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Stray Cats Dying in Belarus Basements, Activists Say

A Minsk stray using a drilled hole. Sergei Grits

MINSK — City authorities in the Belarussian capital of Minsk are carelessly trapping stray cats in locked basements, dooming them to starvation, animal activists say.

Elena Titova, leader of the animal rights group Protect Life, says the former Soviet nation has no long-term shelters to house stray animals. She estimated that about 9,000 strays have been killed in the Belarussian capital alone over the past three years.

“Killing the animals with impunity has become a government policy,” Titova said Monday. “This barbaric policy can be described as ‘No animal, no problem.’ They find it easier to kill them, as they don’t have to build shelters.”

City authorities say they must isolate the basements of apartment buildings in line with Soviet-era health rules to prevent rodents from getting in.

“Cats and residents will scream for a while and then they will calm down,” said Alexander Yubkov, a city worker who has welded iron covers on basement windows.

He said that if workers do not secure basements, “sanitary officials will come and order us to pay a fine.”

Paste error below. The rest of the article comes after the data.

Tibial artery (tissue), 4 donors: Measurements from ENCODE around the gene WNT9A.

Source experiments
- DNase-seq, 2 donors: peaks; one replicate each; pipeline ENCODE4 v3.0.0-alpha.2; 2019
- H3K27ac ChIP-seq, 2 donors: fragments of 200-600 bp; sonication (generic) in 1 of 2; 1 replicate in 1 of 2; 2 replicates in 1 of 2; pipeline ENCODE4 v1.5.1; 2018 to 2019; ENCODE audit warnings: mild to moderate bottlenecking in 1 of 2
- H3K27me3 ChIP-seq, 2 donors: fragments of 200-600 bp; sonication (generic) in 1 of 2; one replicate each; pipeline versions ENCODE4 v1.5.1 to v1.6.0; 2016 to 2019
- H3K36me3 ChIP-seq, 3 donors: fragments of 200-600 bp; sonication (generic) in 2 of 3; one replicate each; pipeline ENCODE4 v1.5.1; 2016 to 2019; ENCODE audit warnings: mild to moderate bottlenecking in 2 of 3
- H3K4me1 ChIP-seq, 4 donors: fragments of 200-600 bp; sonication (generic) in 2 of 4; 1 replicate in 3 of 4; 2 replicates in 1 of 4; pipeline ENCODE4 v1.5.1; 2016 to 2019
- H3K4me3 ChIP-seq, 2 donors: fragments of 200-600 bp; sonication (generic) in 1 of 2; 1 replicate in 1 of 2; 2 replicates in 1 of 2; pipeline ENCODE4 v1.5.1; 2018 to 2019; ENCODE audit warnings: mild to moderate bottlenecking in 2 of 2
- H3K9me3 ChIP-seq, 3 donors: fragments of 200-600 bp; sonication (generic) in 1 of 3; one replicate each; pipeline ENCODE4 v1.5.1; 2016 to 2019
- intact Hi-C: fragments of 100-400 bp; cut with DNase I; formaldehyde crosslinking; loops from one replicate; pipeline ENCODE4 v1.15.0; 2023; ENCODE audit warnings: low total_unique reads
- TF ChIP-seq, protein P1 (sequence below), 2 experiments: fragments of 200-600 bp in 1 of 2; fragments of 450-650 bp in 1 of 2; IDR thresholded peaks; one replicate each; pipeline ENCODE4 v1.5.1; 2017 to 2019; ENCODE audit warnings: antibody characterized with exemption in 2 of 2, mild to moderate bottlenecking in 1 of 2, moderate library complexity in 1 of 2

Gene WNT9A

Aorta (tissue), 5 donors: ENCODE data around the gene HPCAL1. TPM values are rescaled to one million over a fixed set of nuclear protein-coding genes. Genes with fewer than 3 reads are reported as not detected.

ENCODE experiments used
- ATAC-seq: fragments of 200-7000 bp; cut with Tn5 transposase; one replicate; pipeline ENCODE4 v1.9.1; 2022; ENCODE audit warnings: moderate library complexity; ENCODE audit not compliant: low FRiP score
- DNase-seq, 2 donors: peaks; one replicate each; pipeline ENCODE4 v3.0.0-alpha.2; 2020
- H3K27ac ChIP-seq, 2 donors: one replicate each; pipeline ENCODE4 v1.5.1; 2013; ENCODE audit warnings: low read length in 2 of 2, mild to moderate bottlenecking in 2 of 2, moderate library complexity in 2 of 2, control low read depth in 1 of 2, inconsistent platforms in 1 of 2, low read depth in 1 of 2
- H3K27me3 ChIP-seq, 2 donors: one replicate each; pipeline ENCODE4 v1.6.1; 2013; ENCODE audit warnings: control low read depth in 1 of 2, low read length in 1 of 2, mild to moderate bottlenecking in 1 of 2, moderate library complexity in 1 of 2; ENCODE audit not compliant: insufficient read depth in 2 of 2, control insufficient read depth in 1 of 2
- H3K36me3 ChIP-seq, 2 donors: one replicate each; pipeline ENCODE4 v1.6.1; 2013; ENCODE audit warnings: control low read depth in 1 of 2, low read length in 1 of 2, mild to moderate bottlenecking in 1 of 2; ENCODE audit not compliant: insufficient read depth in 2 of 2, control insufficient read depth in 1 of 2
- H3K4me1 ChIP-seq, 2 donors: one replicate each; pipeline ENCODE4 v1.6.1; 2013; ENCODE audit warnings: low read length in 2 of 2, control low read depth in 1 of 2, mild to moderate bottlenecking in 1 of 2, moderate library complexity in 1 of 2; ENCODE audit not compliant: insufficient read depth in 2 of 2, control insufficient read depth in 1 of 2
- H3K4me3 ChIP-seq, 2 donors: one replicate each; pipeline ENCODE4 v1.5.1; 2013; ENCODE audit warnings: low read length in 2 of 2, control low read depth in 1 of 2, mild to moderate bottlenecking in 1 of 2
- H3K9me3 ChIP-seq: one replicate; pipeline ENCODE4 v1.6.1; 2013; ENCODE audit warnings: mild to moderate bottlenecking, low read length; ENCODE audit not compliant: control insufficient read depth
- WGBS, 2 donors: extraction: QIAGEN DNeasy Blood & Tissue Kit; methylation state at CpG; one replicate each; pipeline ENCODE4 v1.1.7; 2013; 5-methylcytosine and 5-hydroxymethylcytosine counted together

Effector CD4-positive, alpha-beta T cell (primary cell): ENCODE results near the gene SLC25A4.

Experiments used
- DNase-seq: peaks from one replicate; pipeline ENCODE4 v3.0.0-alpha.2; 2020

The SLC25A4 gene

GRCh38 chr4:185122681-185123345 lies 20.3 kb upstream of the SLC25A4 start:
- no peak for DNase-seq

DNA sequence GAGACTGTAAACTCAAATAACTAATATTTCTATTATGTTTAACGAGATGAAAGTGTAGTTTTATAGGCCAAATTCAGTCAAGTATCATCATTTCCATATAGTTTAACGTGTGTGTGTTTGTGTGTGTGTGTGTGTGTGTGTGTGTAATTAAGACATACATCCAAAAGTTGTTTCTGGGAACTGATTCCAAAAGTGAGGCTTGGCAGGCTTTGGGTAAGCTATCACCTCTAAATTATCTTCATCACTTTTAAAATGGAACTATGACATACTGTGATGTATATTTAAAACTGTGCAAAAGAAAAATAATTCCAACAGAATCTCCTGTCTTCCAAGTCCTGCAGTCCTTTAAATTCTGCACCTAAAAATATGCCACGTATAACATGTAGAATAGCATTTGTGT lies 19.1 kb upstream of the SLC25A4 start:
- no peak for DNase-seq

Minsk resident Karolina Litvinova said authorities do not bother to check whether there are any animals left in a basement before shutting it.

“My heart aches to hear how the animals that they have walled up are screaming day and night,” said Antonina Gayenko, 72, a retiree who was feeding some cats through small holes in the iron plates. “They have doomed them to death from thirst and hunger.”

Some residents have drilled bigger holes in the iron plates to allow the cats to escape. “We have saved five cats that have been walled up,” said Litvinova, who has urged authorities to prosecute some city workers on charges of animal cruelty.

Under a practice that has been followed since Soviet times, stray animals in Belarus are placed in shelters for five days and then killed by injection if owners don’t show up.

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